Union with Christ and the Resurrection

By Brian Key    |    May 1, 2023

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In a previous article, I argued that the call of the season of Eastertide is, in many ways, a call to the exhortation at the beginning of Psalm 103: “Bless the LORD, O my soul, and all that is within me, bless his holy name! Bless the LORD, O my soul, and forget not all his benefits” (Psalm 103:1–2). It is an invitation to meditate on and celebrate the benefits of the resurrection as we seek to live lives shaped by the truth and hope of the resurrection.

I argued that because he lives, we have a gospel to preach about a reigning King who offers forgiveness of sin, brings us into union with himself, walks with us in temptation and suffering, and offers us a secure future filled with resurrection hope. Having already discussed three of the benefits of the resurrection from the first half of that statement, I want to consider the final three benefits: union with Christ, his presence and help in suffering, and our secure resurrection hope.

Our Union with Christ

Being united with Christ through faith is the great gift of our salvation. To say that we are united with him is to confess that we have no spiritual good apart from him. Indeed, Paul states this in the positive when he says that in Christ we have been blessed “with every spiritual blessing in the heavenly places” (Eph. 1:3). Throughout the New Testament, this mysterious union is described in phrases such as “in Christ,” “in him,” “in the Lord,” and “in Christ Jesus.” Because he was raised—completing his redemptive work through his sinless life, atoning death, and resurrection—Christ has given us access through faith to all of the benefits of redemption.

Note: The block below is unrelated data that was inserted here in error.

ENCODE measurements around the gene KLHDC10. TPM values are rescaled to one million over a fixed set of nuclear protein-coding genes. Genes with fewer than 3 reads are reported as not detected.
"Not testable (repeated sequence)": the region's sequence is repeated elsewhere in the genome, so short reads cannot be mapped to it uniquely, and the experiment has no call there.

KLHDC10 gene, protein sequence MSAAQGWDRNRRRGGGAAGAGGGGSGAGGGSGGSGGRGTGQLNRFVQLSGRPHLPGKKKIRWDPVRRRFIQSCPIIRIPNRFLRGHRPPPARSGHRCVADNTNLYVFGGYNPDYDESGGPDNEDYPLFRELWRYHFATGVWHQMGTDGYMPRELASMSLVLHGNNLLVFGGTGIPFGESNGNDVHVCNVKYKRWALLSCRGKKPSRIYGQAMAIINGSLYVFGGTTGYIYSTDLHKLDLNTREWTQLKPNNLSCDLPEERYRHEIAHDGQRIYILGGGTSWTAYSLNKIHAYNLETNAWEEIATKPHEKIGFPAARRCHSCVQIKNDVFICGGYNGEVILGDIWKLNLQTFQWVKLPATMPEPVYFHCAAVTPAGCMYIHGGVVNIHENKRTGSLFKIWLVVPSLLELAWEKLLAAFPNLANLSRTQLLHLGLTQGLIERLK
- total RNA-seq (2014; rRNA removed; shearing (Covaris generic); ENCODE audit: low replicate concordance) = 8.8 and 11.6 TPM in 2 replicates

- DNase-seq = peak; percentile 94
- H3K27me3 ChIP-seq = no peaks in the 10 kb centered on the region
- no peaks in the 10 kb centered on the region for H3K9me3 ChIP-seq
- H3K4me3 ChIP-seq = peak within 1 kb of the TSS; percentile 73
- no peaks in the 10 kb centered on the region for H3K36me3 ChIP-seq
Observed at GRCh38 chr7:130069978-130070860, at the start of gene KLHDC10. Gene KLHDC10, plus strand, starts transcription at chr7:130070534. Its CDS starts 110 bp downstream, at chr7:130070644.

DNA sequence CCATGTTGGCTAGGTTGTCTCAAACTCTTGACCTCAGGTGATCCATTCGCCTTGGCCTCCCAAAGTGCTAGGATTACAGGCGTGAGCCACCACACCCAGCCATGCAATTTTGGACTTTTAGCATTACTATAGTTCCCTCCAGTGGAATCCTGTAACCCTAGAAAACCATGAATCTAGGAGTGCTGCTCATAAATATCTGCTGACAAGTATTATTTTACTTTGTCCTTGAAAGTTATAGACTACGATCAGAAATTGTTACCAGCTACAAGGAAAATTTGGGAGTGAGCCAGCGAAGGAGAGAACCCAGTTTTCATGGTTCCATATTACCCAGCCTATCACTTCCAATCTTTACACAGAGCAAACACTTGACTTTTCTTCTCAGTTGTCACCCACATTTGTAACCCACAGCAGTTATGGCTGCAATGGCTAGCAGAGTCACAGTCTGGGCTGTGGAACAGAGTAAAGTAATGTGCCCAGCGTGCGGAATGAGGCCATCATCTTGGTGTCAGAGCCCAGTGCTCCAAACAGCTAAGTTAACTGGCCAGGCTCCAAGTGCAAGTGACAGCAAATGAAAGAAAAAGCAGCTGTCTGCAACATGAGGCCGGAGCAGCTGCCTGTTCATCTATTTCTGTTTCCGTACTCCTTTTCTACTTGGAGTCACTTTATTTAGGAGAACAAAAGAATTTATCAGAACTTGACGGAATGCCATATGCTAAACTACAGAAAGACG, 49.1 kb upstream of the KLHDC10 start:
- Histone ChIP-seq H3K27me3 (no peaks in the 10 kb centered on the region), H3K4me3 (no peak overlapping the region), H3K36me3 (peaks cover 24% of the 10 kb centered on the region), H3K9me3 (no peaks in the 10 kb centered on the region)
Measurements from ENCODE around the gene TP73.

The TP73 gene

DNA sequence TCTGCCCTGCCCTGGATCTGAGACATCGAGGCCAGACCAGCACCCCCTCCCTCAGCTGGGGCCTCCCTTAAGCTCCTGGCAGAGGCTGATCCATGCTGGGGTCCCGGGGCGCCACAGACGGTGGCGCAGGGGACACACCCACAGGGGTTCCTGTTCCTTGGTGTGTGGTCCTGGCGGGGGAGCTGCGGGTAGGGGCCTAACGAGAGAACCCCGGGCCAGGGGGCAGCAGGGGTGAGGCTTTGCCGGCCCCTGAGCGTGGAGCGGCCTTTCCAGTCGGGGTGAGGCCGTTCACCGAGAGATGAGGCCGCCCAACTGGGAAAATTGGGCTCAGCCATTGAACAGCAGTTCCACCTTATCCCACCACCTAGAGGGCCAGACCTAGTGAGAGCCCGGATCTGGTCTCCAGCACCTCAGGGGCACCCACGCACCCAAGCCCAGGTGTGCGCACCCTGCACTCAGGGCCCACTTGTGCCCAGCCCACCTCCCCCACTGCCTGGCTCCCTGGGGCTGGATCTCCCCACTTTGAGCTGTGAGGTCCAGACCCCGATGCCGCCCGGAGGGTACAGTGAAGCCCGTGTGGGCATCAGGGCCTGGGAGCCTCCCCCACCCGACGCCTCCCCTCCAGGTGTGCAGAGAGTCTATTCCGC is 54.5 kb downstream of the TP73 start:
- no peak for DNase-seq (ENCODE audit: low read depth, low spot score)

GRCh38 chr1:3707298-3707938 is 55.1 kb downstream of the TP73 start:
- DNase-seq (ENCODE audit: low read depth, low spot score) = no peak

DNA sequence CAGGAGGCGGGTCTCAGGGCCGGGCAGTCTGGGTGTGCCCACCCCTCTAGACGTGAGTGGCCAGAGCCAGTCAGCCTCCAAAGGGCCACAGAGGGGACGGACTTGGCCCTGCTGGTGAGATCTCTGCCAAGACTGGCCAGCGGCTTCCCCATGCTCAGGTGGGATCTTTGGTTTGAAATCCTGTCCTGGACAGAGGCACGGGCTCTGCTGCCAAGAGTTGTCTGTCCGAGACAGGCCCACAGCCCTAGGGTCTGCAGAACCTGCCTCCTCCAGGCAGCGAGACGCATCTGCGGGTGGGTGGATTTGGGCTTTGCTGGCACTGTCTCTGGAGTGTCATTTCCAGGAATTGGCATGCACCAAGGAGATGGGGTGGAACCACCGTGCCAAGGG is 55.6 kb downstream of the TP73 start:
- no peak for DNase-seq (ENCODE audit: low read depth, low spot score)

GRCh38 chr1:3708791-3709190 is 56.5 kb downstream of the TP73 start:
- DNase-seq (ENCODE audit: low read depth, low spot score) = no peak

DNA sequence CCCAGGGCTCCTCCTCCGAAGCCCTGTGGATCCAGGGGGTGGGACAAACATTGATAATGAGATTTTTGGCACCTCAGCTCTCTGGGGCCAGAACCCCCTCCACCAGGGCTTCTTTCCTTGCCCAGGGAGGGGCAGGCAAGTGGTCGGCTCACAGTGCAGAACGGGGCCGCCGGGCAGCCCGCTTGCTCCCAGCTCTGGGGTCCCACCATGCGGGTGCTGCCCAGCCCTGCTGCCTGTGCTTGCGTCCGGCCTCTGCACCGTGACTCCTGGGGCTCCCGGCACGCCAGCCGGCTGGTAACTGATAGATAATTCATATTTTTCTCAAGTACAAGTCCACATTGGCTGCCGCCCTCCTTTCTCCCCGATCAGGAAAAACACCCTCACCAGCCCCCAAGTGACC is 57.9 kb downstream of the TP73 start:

This union with Christ is eternally decreed (Eph. 1:4–5), historically accomplished (Eph. 1:6–7), eternally sealed (Eph. 1:13–14), and existentially experienced (John 17; Gal. 2:20). One of my favorite passages of Scripture related to this mysterious reality is Colossians 3:1–4. Paul writes:

If then you have been raised with Christ, seek the things that are above, where Christ is, seated at the right hand of God. Set your minds on things that are above, not on things that are on earth. For you have died, and your life is hidden with Christ in God. When Christ who is your life appears, then you also will appear with him in glory.

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Because we have been raised with Christ, our life is right now “hidden with Christ in God.” God no longer views us as anything other than being in Christ. The benefits of redemption and the hope of the resurrection are now ours through faith. And the good news is that this unbreakable bond will carry us all the way into glory. It is in that union that we are now dead to our “old self with its practices.” In this union we are enabled to live holy lives as our “new self, which is being renewed in knowledge after the image of its creator” (Col. 3:9–10). Union with Christ breaks the chains of our old way of life and liberates us to live a new life in him.